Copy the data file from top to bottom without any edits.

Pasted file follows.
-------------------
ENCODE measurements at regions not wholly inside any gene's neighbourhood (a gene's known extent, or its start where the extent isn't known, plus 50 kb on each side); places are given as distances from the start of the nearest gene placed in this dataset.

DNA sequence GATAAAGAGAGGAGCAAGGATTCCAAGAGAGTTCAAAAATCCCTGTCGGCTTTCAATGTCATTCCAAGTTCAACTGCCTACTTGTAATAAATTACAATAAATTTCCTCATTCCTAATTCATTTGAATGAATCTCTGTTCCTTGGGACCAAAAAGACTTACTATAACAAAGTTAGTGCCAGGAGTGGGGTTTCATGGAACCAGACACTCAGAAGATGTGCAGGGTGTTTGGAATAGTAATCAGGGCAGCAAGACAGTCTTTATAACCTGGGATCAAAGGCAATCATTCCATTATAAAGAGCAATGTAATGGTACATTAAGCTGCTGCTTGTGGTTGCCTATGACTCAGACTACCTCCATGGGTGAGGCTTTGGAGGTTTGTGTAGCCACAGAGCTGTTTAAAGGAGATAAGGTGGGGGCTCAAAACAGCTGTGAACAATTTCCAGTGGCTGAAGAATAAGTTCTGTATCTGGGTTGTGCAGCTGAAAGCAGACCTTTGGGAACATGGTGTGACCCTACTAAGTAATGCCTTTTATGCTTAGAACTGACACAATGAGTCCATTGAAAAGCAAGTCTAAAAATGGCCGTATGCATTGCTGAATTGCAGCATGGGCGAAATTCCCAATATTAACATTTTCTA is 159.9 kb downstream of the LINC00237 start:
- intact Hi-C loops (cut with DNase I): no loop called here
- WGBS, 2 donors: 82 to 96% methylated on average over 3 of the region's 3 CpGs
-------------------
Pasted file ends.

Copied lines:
ENCODE measurements at regions not wholly inside any gene's neighbourhood (a gene's known extent, or its start where the extent isn't known, plus 50 kb on each side); places are given as distances from the start of the nearest gene placed in this dataset.

DNA sequence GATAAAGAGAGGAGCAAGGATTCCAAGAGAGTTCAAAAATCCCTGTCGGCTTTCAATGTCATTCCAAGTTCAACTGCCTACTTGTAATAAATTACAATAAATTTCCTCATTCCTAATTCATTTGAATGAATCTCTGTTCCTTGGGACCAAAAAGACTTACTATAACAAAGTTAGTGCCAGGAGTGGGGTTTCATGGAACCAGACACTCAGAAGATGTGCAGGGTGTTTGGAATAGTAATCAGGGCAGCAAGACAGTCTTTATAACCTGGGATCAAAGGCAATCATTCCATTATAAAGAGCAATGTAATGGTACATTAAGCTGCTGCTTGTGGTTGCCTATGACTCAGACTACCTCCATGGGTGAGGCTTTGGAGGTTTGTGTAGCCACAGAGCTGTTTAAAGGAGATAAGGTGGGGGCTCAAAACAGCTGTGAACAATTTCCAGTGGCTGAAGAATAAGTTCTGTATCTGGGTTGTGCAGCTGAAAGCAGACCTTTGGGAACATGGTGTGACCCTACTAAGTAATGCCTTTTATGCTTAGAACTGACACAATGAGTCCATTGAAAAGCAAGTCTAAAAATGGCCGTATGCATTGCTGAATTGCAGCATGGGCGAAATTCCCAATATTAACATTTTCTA is 159.9 kb downstream of the LINC00237 start:
- intact Hi-C loops (cut with DNase I): no loop called here
- WGBS, 2 donors: 82 to 96% methylated on average over 3 of the region's 3 CpGs